Douglas County Library has more to offer than just books
Dawn Dailey, Douglas County Library director, says there are many activities and events for kids, teens and adults.
DOUGLAS COUNTY — Libraries are no longer a place where patrons get shushed from an evil-eyed librarian. Instead, libraries nowadays – at least the Douglas County Library – are a neutral place for people to gather.
Dawn Dailey, Douglas County Library director, said the Douglas County Library is a place for everyone, a place for people to study, to play, to congregate, to learn, to meet up with friends or even a place to meet new friends. She said it is a place for people to share ideas, recipes, favorite books to read, a place for people to share about their kids’ success or what’s happening with their family members.
Yes, sometimes it does get a little loud and maybe the librarians might ask people to be a little quieter, but she said they very seldom have to do that.
“There is more to libraries than books now,” said Dailey. “There are e-books, computers, printers, newspapers, magazines, events and more. We want to be your one-stop shop. You need to study, we got you. You need to print something, we got it. You need to scan some documents, we can do that. You need a state park pass, we got that, too. We got it all.”
Dailey said these days libraries are as important as ever and that the library provides multigenerational spaces. She said that besides being fun, multigenerational play has been shown to have numerous physical and mental health benefits for both adults and children.
“Families need these comfortable safe spaces to come together and play, and we offer this at the library,” she said. “Whether it's playing at the large ‘Lite Brite’ in the children’s area or the small interactive computers, we are seeing more families playing together.”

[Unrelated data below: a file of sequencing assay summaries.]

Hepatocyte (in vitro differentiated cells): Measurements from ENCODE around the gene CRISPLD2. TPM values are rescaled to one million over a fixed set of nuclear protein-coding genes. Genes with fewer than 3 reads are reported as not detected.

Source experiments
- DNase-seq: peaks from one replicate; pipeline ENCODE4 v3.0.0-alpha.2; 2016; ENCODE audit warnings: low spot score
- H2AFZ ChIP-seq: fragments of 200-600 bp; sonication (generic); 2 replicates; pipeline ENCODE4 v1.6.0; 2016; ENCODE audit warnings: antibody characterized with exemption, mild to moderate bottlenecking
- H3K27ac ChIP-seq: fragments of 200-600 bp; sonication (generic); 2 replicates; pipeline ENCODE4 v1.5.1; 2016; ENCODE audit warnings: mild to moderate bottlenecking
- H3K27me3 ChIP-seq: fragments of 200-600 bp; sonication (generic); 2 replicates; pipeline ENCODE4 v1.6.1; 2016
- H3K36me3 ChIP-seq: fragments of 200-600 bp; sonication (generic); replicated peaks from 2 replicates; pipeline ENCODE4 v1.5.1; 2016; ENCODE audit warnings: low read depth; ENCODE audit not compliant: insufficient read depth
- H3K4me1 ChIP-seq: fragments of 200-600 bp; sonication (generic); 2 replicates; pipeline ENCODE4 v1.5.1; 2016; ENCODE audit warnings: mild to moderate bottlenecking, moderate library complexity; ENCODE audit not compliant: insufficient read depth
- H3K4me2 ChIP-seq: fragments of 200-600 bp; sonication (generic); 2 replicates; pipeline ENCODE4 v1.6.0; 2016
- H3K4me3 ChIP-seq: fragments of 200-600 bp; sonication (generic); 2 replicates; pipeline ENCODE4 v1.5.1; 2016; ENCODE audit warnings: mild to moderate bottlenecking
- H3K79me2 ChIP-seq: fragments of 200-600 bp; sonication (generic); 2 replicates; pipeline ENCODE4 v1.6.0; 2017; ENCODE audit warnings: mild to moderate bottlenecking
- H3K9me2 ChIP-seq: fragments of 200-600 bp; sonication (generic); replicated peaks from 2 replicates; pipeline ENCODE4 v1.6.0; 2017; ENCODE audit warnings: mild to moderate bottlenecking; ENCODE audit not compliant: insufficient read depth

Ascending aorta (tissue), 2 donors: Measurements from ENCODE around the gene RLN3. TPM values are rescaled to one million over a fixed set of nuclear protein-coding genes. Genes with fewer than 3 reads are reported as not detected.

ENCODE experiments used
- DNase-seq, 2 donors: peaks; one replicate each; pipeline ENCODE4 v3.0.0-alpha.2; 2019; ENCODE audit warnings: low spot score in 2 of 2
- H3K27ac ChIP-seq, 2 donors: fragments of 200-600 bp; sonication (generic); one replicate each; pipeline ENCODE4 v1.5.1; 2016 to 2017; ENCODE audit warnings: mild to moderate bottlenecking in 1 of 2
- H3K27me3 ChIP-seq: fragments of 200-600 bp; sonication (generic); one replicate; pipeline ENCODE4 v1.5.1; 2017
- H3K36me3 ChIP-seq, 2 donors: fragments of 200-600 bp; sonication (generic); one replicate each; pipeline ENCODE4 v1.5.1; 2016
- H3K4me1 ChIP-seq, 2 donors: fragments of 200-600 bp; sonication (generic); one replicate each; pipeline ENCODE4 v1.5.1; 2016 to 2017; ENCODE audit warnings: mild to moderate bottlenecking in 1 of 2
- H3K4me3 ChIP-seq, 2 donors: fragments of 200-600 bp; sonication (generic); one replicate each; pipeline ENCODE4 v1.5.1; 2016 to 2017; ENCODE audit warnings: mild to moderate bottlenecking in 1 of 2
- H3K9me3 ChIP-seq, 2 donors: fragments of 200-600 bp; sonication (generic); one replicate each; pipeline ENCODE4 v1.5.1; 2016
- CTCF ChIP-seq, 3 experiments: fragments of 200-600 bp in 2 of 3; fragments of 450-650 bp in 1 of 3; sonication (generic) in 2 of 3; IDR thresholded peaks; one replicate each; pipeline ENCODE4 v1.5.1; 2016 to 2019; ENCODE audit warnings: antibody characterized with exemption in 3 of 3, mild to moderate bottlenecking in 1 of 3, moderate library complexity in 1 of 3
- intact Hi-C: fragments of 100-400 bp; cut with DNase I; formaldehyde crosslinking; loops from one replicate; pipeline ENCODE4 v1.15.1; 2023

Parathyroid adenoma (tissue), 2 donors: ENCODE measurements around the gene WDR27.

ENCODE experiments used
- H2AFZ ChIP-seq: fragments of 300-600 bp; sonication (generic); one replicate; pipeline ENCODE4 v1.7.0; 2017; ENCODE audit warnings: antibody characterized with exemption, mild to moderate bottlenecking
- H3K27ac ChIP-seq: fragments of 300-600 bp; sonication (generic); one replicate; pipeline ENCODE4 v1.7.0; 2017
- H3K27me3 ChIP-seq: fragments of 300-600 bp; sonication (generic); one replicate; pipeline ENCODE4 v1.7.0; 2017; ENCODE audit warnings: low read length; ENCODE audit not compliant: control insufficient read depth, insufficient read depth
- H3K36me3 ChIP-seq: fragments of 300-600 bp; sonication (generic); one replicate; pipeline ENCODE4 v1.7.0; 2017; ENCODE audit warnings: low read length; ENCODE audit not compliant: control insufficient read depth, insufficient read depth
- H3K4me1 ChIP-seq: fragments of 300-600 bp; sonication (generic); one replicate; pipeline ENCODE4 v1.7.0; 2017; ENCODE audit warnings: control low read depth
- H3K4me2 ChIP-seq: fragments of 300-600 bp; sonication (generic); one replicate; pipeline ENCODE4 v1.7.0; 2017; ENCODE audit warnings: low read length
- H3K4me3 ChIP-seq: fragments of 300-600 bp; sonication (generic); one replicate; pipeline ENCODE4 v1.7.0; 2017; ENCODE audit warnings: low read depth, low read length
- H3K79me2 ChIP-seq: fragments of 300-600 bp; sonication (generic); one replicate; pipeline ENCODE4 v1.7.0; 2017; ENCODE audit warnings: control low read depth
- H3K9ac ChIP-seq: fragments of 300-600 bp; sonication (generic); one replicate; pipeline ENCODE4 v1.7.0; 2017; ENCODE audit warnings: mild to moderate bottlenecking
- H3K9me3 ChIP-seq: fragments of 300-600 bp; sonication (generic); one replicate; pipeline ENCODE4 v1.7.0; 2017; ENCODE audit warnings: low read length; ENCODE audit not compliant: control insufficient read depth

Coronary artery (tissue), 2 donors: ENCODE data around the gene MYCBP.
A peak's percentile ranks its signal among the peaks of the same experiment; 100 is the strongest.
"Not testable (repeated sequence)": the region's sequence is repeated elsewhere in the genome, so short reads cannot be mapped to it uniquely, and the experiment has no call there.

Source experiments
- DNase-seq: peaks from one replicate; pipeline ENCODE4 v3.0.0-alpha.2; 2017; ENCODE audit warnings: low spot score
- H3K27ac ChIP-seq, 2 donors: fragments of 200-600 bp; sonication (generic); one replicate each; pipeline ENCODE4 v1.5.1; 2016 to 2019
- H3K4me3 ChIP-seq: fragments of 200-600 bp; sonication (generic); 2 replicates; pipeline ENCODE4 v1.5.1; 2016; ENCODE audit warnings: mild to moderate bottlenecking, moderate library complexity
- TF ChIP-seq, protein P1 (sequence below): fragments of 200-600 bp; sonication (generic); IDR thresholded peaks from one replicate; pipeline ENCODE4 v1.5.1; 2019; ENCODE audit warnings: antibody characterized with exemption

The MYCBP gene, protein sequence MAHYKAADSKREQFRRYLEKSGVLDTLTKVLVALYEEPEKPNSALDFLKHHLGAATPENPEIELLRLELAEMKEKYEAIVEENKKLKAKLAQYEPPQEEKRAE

She said there are also large puzzles out on the table and that everyone stops by and adds a few pieces at a time – adults, teens and children all work on it.
The library also offers events and activities for children, teens and adults.
Sarah Wethern is the children’s librarian and hosts many events, including story hours and a host of kid-centered activities.
Dailey said Wethern does a great job with children’s activities and planning all the events that are geared toward children.
Something new to the library is the new teen area.
“We’ve always had a small section, but we decided that teens should have their own space,” said Dailey.
The teen area features a new sitting area complete with reclining floor chairs, pillow and wobble chairs. She said there is a new dry erase board for teens to leave messages.
Melissa Wales is the teen librarian and Dailey said she would be starting a teen book club soon. In addition, Wales is in charge of putting together teen bags. Dailey explained that teens just need to fill out a questionnaire for types of books they like and Wales will hand pick the books to put in the bag and then teens can just pick them up.
“She really has some great ideas,” said Dailey.
Yeisa Fredrickson is the adult librarian and Dailey said she does a great job putting together events for adults, including a book club that meets on a regular basis, as well as many other programs. She said there are arts and crafts events, author events, painting classes, book folding classes and more.
Dailey also noted that all the activities and events planned at the library are either sponsored by the Friends of the Library group or Legacy Funds or are in the budget of the library.
When asked why the library has so much to offer, Dailey simply said it’s to get people in the door.
“People get to meet other people here,” she said. “It’s a place that brings people together.”
For those who may not want all the hubbub, the library does offer quiet spaces, too. Dailey said there are study rooms and other rooms available for people to use. And she said, the library offers proctor services for those who need someone to proctor an exam. There is a small fee for that, she added.
When it comes to how many books are being checked out of the library, Dailey said on average, there are between 800 to 1,000 physical books being checked out each and every day.
In October, 21,782 items were checked out and there were 2,533 e-books checked out in October.
“That does not include how many times the newspapers, magazines or other items are looked at or browsed through but never checked out,” she said.
Dailey added that on average, there are between 600 and 650 people who stop into the library each day.
“We are quite busy here at the library!” she said.